Max Mara’s Secret Weapon

Williams + Hirakawa

Nicola Maramotti is the public and private face of the fashion house.

In 1993, when Nicola Maramotti married Ignazio Maramotti, now head of Max Mara
Fashion Group, the German-born manager of Wempe jewelers in New York City found
herself thrust into one of the wealthiest and most private families in Italian
fashion. Never did she expect to become an integral part of the family business.

Almost two decades later, the tall and slender Maramotti, with choppy blonde
hair (aristo sportif–cum–Meg Ryan), is probably best known for her
role as brand ambassador: an elegant public figure at company-sponsored events
like the Women in Film gala in Los Angeles, where in June she presented Katie
Holmes with the Max Mara Face of the Future award.

But Maramotti’s abilities run well beyond hobnobbing. And her potential
certainly didn’t escape the notice of her father-in-law, Achille, who
founded Max Mara in 1951, later when the newish bride with lovely looks and
an economics degree moved to the family’s thousand-year-old castle in
the company’s northern Italian home base of Reggio Emilia. “I had
no expectations when I arrived,” says Maramotti, dressed simply in a cotton
blouse and pants—all by Max Mara, naturally—between bites of scrambled
egg and rye toast at the Hotel Plaza Athenée on New York’s Upper
East Side. “But I had energy. I think everyone saw it. I could have done
anything. I could’ve sold Parmesan or balsamic vinegar.”

She began working with her brother-in-law Luigi, developing Max&Co., the
label’s younger line. “I was involved in the whole process, from
creating the product to getting it in the stores,” she says. “I
entered fashion in every sense.” It all came to her “quite naturally”
and she grew her role from there, taking over the European market for Max Mara
and Max&Co. and becoming responsible for “what happens in all the
European stores—the image, everything.” These days, her energy is
channeled into launching new Max Mara stores—to add to the more than 2,000
across the globe that generate more than a billion dollars a year in revenue—as
well as helping maintain the hallmarks of the 60-year-old fashion house: an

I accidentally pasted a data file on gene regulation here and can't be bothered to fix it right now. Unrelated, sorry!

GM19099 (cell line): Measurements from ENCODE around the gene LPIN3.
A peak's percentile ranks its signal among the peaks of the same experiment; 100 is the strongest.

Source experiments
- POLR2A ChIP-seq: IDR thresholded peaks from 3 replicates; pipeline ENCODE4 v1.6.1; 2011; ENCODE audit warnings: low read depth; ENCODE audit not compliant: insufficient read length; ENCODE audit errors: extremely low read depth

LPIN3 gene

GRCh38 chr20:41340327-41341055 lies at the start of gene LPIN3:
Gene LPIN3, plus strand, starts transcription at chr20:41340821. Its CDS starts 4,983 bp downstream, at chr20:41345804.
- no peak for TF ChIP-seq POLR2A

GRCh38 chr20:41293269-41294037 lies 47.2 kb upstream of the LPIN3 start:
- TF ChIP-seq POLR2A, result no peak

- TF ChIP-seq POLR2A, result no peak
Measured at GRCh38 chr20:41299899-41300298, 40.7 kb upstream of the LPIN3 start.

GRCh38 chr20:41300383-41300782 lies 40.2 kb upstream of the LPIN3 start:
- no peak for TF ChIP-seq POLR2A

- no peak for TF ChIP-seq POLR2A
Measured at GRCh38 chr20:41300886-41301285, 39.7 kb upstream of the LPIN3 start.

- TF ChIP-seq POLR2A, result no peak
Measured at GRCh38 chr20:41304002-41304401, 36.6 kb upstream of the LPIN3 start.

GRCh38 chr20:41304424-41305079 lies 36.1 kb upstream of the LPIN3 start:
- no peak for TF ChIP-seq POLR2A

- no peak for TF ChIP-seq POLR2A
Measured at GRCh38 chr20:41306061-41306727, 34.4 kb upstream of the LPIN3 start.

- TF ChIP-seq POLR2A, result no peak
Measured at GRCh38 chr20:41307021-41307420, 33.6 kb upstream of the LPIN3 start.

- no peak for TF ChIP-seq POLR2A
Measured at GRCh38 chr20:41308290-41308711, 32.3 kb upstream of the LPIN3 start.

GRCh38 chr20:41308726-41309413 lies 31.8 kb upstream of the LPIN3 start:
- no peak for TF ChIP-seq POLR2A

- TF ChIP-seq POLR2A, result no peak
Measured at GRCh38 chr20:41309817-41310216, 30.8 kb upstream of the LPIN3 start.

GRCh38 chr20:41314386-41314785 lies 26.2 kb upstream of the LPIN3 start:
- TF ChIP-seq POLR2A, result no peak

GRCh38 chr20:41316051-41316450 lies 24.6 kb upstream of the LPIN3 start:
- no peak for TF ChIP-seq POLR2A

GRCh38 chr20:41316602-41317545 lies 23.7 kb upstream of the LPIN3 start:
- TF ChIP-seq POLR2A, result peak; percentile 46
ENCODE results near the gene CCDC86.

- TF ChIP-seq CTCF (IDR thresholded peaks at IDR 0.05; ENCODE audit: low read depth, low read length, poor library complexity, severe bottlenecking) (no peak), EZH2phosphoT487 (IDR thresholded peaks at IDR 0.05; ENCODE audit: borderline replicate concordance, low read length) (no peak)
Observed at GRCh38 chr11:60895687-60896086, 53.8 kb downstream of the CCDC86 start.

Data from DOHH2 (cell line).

under-the-radar discretion, clean and classic design and razor-sharp tailoring,
all of which culminate in the brand’s signature camel coat.

She’s tackling this through education and technology. “We do so
much creating of our clothes in-house; we are still producing in Italy—no
one else is anymore. So our customers need to know we are crafting the pieces
ourselves, like how we sew a coat,” Maramotti says. Once she has her way,
the entire sales staff will be able to show customers with a savvy swipe of
an iPad why, for example, the double-face (“doo-bahl fahs,” in Maramotti’s
Italian-inflected German accent) angora wool coat they’re considering
is worth the thousands of dollars it costs. “Knowledge gives added value
to a product that already has a lot of value but that might not really be understood,”
she says. This season, each coat will have a little tuft of raw angora wool
and a tag describing exactly how the luxe material is cucita a mano (created
by hand).

Also on her roster is the company’s 60th-anniversary celebration in Moscow,
which kicked off in October, complete with a black-tie dinner and a première
of its “Coats!” exhibit (through January 10, 2012) at the State
Historical Museum on Red Square, detailing 55 years of Max Mara’s history
through a selection of 70 coats from the archives as well as photographs and
special collaborations with designers like Karl Lagerfeld and Jean-Charles de

Busy as Maramotti is (she’s also mother to four kids, aged 12 to 17),
she doesn’t dream of being a lady of leisure at the castello. She is briefly stumped when asked what she’d be doing if she hadn’t
joined the family business. “I think I’d always be in fashion,”
Maramotti starts. “Now, after 17 years, what else would I do?” She
turns to Giorgio Guidotti, the very Italian president of public relations and
her partner in crime in her ambassadorial duties.

“Gaaaardening,” responds Guidotti.

“My roses!” she says. “That’s a great thing, but I
couldn’t imagine having only that to do.”